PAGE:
Did you know that, in the US, more people visit botanical gardens, botanical parks, garden tours, and garden events than visit Disneyworld. And Disneyland. Combined. That’s more than visit Las Vegas each year.
So I called up the guy who wrote the book Garden Tourism, Richard Benfield, the guy who published the factoid above, and started asking him questions about regional garden tours, attendance numbers, ZIP code research, economic impacts, and more. He tells me he is the nation’s leading expert on garden tourism, basically, because, there is no one else. And, since I was asking such good questions, I could be number two.
It turns out his book was the first ever published on garden tourism, and to date it’s the only book written on garden tourism. And Buffalo has two and a half pages in it.
At the time, I was a few years into my seven years as leader of Garden Walk Buffalo, which has turned into America’s largest garden tour. I was trying to figure out, through Benfield, where Buffalo stood as far as the size, scale, and impact of our tour. It turns out, there’s really nothing quite like it.
Garden Walk Buffalo, at 23 years old, attracts an estimated 65,000-70,000 visitors to more than 400 participating gardens; 20-23 percent of those visitors come from more than 50 miles outside of the city, and the two-day event has an estimated $4.5 million economic impact to the region. And that’s each year, for the past eight years. You do that math.
The tour has also given back to the community nearly $100,000 in Marvin Lunenfeld Beautification Grants to block clubs and community groups. Lunenfeld was Garden Walk’s founder. Did I mention Garden Walk Buffalo is totally free for visitors and its gardener participants? And it’s completely run by volunteers? And even the shuttle buses are free? (Thank you, donors and sponsors!)
That’s just a two-day tour. Add in the nearly 100,000 visitors to the Buffalo & Erie County Botanical Gardens, the more than one million who use the Buffalo Olmsted Parks, the tens of thousands that attend other regional neighborhood garden tours, and busloads of visitors from other states and Canada, as well as participate in local garden-themed tours, bike tours of gardens, and our local Garden Art Sale—and you can now see how much financial impact garden tourism has on the region.
Garden tourism is rarely considered a viable subset of tourism by most regional visitors bureaus. But when you start looking at actual data, it no longer looks like a small niche subset. We’re fortunate to have Visit Buffalo Niagara, which looks at the numbers and makes garden tourism a priority. And the PR boost of green gardens, gracious gardeners, beautiful neighborhoods, and bountiful creativity does a good job of stemming some of the rust-belt, snow-belt image stuck in the heads of the nattering nabobs of negativity out there.
A 2006 Visit Buffalo Niagara market survey found that a common thread between tourists in the realms of art and architecture was gardening. With one of the nation’s leading art museums, the Albright-Knox Art Gallery, and Frank Lloyd Wright’s Martin House and Graycliff Estate both becoming desirable architectural destinations at the time, it made sense that gardening could be another “leg of the stool” for cultural tourism marketing. Garden Walk Buffalo, and Buffalo in Bloom, at that time, had both been operating for 11 years. The Buffalo Olmsted Parks is a world-class park system. PLANT WNY’s popular spring event, Plantasia, brings in 14,000 visitors and gets them primed for gardening.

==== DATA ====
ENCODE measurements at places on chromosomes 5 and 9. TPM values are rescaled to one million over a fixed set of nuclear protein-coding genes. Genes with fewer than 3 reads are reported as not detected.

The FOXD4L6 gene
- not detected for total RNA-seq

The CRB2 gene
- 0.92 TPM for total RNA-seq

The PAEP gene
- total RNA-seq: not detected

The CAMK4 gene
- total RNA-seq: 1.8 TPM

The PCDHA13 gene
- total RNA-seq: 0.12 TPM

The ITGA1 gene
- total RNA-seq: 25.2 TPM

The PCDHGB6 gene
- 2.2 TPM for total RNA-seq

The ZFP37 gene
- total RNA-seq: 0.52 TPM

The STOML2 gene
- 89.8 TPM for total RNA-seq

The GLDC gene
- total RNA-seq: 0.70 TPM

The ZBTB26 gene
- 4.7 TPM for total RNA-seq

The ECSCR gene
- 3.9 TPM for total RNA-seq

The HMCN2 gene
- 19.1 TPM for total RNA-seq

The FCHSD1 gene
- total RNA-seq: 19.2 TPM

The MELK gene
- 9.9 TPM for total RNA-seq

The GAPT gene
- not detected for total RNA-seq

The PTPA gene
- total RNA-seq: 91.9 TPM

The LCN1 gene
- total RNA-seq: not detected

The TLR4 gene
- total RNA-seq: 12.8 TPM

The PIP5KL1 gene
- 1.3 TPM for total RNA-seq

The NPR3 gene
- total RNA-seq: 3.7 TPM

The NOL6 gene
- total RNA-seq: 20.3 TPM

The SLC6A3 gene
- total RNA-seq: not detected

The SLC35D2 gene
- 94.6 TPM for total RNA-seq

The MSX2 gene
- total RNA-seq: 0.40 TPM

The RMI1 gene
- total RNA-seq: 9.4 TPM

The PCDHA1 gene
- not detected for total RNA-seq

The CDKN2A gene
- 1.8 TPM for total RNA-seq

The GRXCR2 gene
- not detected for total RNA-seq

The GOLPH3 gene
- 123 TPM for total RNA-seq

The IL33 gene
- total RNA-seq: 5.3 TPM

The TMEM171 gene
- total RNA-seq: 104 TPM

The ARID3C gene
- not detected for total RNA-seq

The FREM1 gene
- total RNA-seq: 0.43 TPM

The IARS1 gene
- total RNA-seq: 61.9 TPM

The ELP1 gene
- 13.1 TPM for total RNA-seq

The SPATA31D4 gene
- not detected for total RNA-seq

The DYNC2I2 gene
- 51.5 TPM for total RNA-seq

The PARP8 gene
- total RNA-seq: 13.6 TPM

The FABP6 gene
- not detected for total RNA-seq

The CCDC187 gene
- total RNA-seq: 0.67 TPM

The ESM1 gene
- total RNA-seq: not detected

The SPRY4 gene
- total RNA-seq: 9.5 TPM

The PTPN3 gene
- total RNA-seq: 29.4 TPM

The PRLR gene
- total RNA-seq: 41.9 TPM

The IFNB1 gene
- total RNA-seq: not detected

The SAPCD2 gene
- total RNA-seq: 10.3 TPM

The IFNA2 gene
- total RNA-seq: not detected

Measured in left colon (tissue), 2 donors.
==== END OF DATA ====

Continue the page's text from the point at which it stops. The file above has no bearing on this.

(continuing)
Over a third of world travelers visit a garden on their trips. Tour operators say that having a garden as part of a tour is a contributing factor in sales. Compared to other attractions like amusement parks and casinos, gardens as entertainment is an inexpensive option. But even botanical garden entrance fees and garden tour tickets are not deterrents to visitation—Pennsylvania’s Longwood Garden’s entry fee is $20 and it had 1.16 million visitors last year. Most garden tours charge anywhere from $12-$75 to view just a handful of gardens.
Our regional garden tourism entity is Gardens Buffalo Niagara. This group of volunteers organizes garden tourism events—like its Garden Art Sale (Saturday and Sunday, June 25 and 26 at the Botanical Gardens), specialty tours including a Beyond Flowers Sustainability in Action Tour and tour of amazing East Side garden-based projects, educational events, luxury motorcoach tours, and Tours of Open Gardens (with 75 exceptional gardens open for touring throughout Buffalo Niagara on Thursdays and Fridays in July). It also promotes all 18 regional garden tours from Lewiston to Springville, including Garden Walk Buffalo.
Under its former name, the National Garden Festival, Gardens Buffalo Niagara won the 2012 Garden Promotion Award from the biennial International Garden Tourism Conference in Toronto. Representatives from Buffalo have also made presentations at this conference. Twice. This fall, I’ll be making a presentation “Tourism from Beautiful Home Gardens” at the America in Bloom annual conference in California.
As we, locally, find out more about garden tourism nationally, we’re finding that our local offerings—and horticultural tourism sophistication—is leaps and bounds beyond what other communities are doing. And they look at us to see what they should be doing.
Get out and enjoy some gardens this summer—walking, in a car, on a bus, riding a bike, shopping a garden art sale, attending a workshop, visiting the Botanical Gardens, or picnicking and playing in an Olmsted Park. Encourage others to do the same. It boosts Buffalo’s moral, self-esteem, neighborhoods, and bottom line.
Jim Charlier is the former president of Garden Walk Buffalo, which takes place July 30 & 31.